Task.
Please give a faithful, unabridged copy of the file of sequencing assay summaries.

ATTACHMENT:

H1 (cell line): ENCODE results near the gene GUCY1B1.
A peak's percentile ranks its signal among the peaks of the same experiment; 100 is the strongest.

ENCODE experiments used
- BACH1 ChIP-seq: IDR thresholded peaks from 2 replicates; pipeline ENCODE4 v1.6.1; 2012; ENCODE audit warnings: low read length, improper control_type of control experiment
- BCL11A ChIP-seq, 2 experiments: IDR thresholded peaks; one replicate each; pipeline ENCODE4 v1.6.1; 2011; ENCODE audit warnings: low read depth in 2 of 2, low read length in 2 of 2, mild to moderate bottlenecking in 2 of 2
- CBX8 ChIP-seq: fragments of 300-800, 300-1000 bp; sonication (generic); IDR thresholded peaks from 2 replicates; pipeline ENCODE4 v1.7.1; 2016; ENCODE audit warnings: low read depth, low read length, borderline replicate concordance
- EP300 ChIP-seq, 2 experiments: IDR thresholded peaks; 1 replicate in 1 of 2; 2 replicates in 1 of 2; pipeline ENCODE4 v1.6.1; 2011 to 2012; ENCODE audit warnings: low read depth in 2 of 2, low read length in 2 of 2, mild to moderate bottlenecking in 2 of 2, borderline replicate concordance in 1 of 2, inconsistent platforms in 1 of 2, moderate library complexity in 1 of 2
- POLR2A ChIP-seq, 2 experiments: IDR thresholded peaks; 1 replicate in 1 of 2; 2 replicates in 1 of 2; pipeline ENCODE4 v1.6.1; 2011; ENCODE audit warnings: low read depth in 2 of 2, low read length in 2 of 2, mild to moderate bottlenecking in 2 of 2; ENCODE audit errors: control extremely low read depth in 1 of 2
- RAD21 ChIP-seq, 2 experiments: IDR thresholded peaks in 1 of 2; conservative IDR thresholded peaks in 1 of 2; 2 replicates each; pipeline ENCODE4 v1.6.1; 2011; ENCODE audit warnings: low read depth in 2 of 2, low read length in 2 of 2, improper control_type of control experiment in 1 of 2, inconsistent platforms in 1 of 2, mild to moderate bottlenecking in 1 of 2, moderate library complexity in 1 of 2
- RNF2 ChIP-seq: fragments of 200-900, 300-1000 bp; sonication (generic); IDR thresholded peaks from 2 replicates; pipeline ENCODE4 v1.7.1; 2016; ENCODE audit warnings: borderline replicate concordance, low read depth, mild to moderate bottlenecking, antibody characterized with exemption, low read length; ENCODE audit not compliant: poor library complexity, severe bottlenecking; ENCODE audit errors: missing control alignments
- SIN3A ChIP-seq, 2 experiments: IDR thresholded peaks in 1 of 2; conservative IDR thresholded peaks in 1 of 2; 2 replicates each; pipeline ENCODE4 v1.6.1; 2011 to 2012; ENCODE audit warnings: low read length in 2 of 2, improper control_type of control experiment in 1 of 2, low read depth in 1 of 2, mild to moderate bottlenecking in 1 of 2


H1 (cell line): ENCODE results near the gene GUCY1B1.
A peak's percentile ranks its signal among the peaks of the same experiment; 100 is the strongest.

ENCODE experiments used
- BACH1 ChIP-seq: IDR thresholded peaks from 2 replicates; pipeline ENCODE4 v1.6.1; 2012; ENCODE audit warnings: low read length, improper control_type of control experiment
- BCL11A ChIP-seq, 2 experiments: IDR thresholded peaks; one replicate each; pipeline ENCODE4 v1.6.1; 2011; ENCODE audit warnings: low read depth in 2 of 2, low read length in 2 of 2, mild to moderate bottlenecking in 2 of 2
- CBX8 ChIP-seq: fragments of 300-800, 300-1000 bp; sonication (generic); IDR thresholded peaks from 2 replicates; pipeline ENCODE4 v1.7.1; 2016; ENCODE audit warnings: low read depth, low read length, borderline replicate concordance
- EP300 ChIP-seq, 2 experiments: IDR thresholded peaks; 1 replicate in 1 of 2; 2 replicates in 1 of 2; pipeline ENCODE4 v1.6.1; 2011 to 2012; ENCODE audit warnings: low read depth in 2 of 2, low read length in 2 of 2, mild to moderate bottlenecking in 2 of 2, borderline replicate concordance in 1 of 2, inconsistent platforms in 1 of 2, moderate library complexity in 1 of 2
- POLR2A ChIP-seq, 2 experiments: IDR thresholded peaks; 1 replicate in 1 of 2; 2 replicates in 1 of 2; pipeline ENCODE4 v1.6.1; 2011; ENCODE audit warnings: low read depth in 2 of 2, low read length in 2 of 2, mild to moderate bottlenecking in 2 of 2; ENCODE audit errors: control extremely low read depth in 1 of 2
- RAD21 ChIP-seq, 2 experiments: IDR thresholded peaks in 1 of 2; conservative IDR thresholded peaks in 1 of 2; 2 replicates each; pipeline ENCODE4 v1.6.1; 2011; ENCODE audit warnings: low read depth in 2 of 2, low read length in 2 of 2, improper control_type of control experiment in 1 of 2, inconsistent platforms in 1 of 2, mild to moderate bottlenecking in 1 of 2, moderate library complexity in 1 of 2
- RNF2 ChIP-seq: fragments of 200-900, 300-1000 bp; sonication (generic); IDR thresholded peaks from 2 replicates; pipeline ENCODE4 v1.7.1; 2016; ENCODE audit warnings: borderline replicate concordance, low read depth, mild to moderate bottlenecking, antibody characterized with exemption, low read length; ENCODE audit not compliant: poor library complexity, severe bottlenecking; ENCODE audit errors: missing control alignments
- SIN3A ChIP-seq, 2 experiments: IDR thresholded peaks in 1 of 2; conservative IDR thresholded peaks in 1 of 2; 2 replicates each; pipeline ENCODE4 v1.6.1; 2011 to 2012; ENCODE audit warnings: low read length in 2 of 2, improper control_type of control experiment in 1 of 2, low read depth in 1 of 2, mild to moderate bottlenecking in 1 of 2